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Johnson v. Village of Libertyville





Appeal from the Circuit Court of Lake County; the Hon. John L. Hughes, Judge, presiding.


This appeal is from the denial of a petition to intervene brought by Charles and Vivian Castle in a wrongful death and survival action stemming from the death of their daughter, Kathleen Ann Johnson. Kathleen was killed on October 11, 1983, when the car she was driving was struck by a police car owned by the village of Libertyville. Decedent's surviving spouse, Michael Johnson, was appointed administrator of her estate. In 1984, as decedent's personal representative, he filed suit pursuant to the Wrongful Death Act (Act) (Ill. Rev. Stat. 1983, ch. 70, par. 1 et seq.) and the survival statute (Ill. Rev. Stat. 1983, ch. 110 1/2, par. 27-6), naming several parties defendants: the village of Libertyville; the driver of the police car, Sandra Pierce; the person being pursued by Officer Pierce, Janice Holt; and Condell Memorial Hospital, which had released Holt prior to the accident. The complaint did not include a count for loss of society by the Castles as parents of the decedent.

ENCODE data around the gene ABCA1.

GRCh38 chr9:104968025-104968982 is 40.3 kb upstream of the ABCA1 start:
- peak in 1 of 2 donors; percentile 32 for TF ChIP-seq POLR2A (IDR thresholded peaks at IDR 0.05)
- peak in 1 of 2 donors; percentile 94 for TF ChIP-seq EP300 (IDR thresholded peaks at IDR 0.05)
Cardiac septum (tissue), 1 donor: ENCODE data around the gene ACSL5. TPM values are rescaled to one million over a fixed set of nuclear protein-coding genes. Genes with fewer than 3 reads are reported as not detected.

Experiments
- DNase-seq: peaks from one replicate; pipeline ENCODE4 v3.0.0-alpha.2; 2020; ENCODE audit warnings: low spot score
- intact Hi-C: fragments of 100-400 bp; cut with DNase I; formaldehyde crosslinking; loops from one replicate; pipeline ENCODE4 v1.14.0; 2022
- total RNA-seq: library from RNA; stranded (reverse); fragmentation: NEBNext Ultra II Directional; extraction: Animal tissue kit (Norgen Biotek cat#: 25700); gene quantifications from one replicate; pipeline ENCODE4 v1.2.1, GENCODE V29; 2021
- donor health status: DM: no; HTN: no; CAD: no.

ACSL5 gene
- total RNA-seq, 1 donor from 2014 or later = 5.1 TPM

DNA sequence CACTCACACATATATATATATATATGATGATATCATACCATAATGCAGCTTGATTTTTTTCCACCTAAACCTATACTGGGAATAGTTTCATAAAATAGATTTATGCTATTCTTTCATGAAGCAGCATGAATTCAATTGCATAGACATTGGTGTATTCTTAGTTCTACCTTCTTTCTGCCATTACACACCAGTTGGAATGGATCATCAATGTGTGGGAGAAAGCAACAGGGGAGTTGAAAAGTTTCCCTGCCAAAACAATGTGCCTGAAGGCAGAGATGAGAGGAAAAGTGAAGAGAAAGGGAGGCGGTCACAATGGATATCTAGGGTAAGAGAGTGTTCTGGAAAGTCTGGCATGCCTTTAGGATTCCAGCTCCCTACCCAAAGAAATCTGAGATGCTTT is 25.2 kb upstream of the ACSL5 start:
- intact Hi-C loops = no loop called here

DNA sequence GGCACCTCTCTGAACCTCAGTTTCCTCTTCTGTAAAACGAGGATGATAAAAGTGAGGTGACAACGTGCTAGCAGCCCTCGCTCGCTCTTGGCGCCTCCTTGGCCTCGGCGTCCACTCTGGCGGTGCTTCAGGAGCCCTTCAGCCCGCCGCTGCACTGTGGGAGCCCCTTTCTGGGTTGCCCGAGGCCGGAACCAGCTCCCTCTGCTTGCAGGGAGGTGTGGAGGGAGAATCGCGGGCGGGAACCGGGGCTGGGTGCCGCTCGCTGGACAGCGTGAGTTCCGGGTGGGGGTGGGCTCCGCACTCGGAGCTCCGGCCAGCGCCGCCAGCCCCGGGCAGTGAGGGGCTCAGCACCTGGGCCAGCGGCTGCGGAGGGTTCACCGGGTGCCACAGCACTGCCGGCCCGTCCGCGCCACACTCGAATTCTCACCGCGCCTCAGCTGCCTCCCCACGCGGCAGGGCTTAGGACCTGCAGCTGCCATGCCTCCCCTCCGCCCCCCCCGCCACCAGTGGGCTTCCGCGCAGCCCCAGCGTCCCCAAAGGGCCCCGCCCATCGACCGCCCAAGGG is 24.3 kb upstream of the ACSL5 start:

On September 17, 1985, the Castles (hereinafter petitioners) filed a petition to intervene in the wrongful-death action. The petition was denied by the trial court on September 24, 1985. On September 30, 1985, petitioners filed a motion to reconsider. On October 1, 1985, prior to the hearing on their motion to reconsider, the petitioners obtained an order from the Cook County probate court appointing them special administrators in decedent's estate "for the purpose of representing their interests in any suit to recover for their losses by reason of their daughter's death including without limitation the case set forth in their motion." Petitioners' motion to reconsider was heard October 10, 1985, and their attempt to intervene as special administrators was denied. However, the trial court granted the plaintiff administrator Johnson leave to file a third amended complaint in which he included new counts seeking recovery for the loss of society by petitioners.